"These teachers are shaping America’s success through their passion for math and science,” President Obama said. “Their leadership and commitment empower our children to think critically and creatively about science, technology, engineering, and math. The work these teachers are doing in our classrooms today will help ensure that America stays on the cutting edge tomorrow.”
California’s PAEMST-Science award recipient was Scott Holloway, who teaches College Prep and AP Physics at Westlake High School in the Conejo Valley Unified School District. Marianne Chowning-Dray, an Algebra II/Trig and AP Calculus BC teacher at Eastside College Preparatory School in East Palo Alto, was the state’s PAEMST-Mathematics award recipient.
For more information about Marianne, please visit https://recognition.paemst.org/finalist_profile/34842 For information about Scott, visit https://recognition.paemst.org/finalist_profile/32328
Educators interested in keeping apprised of the work of the California Commission on Teacher Credentialing (CTC) are encouraged to view the live or archived broadcasts of Commission meetings. Links to archived meeting agendas, minutes, and videos are available under the “Commission Meetings” header at www.ctc.ca.gov/commission/meetings.html Links to the minutes (and webcast) for the August 2015 meeting will be available under “Current Meetings.”
Credential Counselors and Analysts of California (CCAC) “is a nonprofit professional organization of credentialing personnel from universities, school districts and county offices of education.” The organization provides “highlights” of each meeting of the Commission. An archive of these highlights is located at www.ccacteam.com/news/highlights/
For the June 2015 CTC meeting, Tina Torres provided an 11-page summary of agenda discussions and actions: www.ccacteam.com/wp-content/uploads/2015/07/JUNE-2015-Highlights.pdf Of particular interest may be the update on the work to strengthen and streamline the Commission’s accreditation system (pp. 2-4), as well as Agenda Item 7B (www.ctc.ca.gov/commission/agendas/2015-06/2015-06-7B.pdf): “Proposed Amendments to Title 5 of the California Code of Regulations Pertaining to the Supplementary Authorization in Computer Concepts and Applications…”
“The proposed amendments to regulations reflect a change in focus for the Supplementary Authorization in Computer Concepts and Applications from content preparation for teaching basic computer use, keyboarding, and software applications to more relevant 21st century content preparation inclusive of the range of Computer Science courses taught in California public schools. The proposed amendments include revised Content Areas of Study for the supplementary authorizations in order to serve as a basis for increasing the capacity of teachers prepared to provide instruction in the range of K-12 Computer Science courses in California public schools. The proposed regulations also include changing the name of this Supplementary Authorization from Computer Concepts and Applications to Computer Science as well as general clean-up of outdated language within the same sections of these regulations…” (pp. 10-11, CTC June 2015 Meeting Highlights, CCAC). The Commission approved the proposed amendments. Individuals interested in this or other agenda items are encouraged to view the archived video of the meeting.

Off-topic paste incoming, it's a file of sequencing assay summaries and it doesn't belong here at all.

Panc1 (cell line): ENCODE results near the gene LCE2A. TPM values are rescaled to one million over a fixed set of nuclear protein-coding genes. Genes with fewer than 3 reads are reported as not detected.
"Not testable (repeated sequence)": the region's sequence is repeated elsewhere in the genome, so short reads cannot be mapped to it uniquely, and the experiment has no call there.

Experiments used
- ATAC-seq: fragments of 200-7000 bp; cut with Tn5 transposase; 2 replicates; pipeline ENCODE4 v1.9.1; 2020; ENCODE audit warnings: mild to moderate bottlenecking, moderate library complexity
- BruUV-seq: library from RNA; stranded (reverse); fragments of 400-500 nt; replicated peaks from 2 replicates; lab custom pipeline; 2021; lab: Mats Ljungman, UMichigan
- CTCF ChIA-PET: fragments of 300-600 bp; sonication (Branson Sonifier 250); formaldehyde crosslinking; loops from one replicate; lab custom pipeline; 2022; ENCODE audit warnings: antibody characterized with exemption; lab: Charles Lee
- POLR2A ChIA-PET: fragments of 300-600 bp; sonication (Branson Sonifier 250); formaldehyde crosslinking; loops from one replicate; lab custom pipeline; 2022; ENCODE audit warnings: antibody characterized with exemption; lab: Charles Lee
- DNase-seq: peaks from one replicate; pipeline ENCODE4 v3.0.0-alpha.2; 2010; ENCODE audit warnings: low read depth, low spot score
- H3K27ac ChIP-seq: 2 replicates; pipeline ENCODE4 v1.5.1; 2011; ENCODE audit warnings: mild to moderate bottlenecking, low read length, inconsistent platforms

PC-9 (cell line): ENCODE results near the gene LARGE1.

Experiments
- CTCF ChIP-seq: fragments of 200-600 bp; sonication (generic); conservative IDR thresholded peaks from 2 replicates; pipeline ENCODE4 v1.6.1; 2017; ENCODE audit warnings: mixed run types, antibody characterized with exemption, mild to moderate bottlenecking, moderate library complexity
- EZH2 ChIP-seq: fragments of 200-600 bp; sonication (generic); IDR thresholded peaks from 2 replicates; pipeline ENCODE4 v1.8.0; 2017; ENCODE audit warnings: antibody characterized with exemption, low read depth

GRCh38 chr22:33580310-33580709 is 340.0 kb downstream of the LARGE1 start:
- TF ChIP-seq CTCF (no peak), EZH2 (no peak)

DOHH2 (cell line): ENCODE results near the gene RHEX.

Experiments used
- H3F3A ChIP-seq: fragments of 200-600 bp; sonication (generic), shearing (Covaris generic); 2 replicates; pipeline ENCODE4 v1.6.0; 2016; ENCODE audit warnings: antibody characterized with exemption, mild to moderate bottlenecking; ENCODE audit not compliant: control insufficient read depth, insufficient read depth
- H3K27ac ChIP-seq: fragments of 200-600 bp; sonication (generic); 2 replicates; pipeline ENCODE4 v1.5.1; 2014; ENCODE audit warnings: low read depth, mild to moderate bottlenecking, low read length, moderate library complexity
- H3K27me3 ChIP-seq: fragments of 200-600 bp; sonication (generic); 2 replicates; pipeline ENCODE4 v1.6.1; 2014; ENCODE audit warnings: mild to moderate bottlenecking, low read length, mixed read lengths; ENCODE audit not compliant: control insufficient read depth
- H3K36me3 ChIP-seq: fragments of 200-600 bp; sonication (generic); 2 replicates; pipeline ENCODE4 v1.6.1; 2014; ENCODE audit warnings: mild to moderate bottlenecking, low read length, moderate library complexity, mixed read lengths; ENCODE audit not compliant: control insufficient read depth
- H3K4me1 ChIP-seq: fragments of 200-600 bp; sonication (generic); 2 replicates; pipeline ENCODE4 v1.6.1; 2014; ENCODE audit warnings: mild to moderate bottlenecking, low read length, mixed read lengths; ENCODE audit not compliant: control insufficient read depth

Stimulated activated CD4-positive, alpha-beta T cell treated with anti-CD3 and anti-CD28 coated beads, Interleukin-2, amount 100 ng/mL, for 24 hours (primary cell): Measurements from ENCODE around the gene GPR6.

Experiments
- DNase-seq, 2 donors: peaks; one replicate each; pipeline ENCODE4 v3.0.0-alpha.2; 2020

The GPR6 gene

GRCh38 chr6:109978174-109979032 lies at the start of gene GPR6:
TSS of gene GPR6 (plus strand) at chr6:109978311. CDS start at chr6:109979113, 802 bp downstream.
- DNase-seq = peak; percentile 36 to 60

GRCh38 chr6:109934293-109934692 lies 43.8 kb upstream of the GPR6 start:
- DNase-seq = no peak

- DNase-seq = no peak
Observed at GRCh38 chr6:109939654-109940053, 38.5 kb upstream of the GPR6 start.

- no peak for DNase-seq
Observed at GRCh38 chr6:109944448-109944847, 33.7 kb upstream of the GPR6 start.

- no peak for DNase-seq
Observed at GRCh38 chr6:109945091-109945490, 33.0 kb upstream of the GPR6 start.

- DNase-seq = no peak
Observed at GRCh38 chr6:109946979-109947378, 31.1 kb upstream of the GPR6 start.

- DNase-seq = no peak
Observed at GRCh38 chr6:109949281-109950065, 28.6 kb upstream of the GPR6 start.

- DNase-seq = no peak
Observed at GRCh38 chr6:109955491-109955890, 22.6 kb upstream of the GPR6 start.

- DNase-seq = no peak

At its April 2015 meeting, the Commission on Teacher Credentialing approved a motion to approve transmitting the new report, “Teacher Supply in California, 2013-14,” to Governor Brown and the Legislature (Agenda Item 4D). Two of the key findings included in this informative report are the following:
“During fiscal year (FY) 2013-14:
- There was a decrease of 3 percent in the number of newly issued credentials across all three types of preliminary teaching credentials (i.e., Multiple Subject, Single Subject, and Education Specialist).
- 2013-14 is the tenth consecutive year in which the total number of initial teaching credentials issued has decreased. There was a decrease of 26 percent over the past five years in the number of new teaching credentials initially issued…”
“California’s Dwindling Teacher Supply Rattling Districts’ Nerves” by Katherine Ellison and John FensterwaldSource: EdSource – 14 July 2015
“…In a recent series of interviews, human resource officials in six school districts and a statewide charter school system reported a variety of ways and degrees to which schools are being affected by a shortage that many predict will worsen. EdSource Today is tracking the six unified districts -- Elk Grove, Garden Grove, Fresno, San Jose, Santa Ana and Visalia -- and the Aspire Public Schools charter system as a regular feature of our coverage of the Common Core State Standards…”
The six-person team representing the United States took first place at the 56th International Mathematical Olympiad (IMO). The 2015 IMO was held in Chiang Mai, Thailand, from July 4 to 13.
IMO scores are based on the number of points scored by individual team members on six problems. The problems are taken in sets of three in 4.5 hour sessions over two days. The U.S. team’s combined score of 185 edged out the Chinese team’s score of 181 and the Republic of Korea’s third-place score of 161.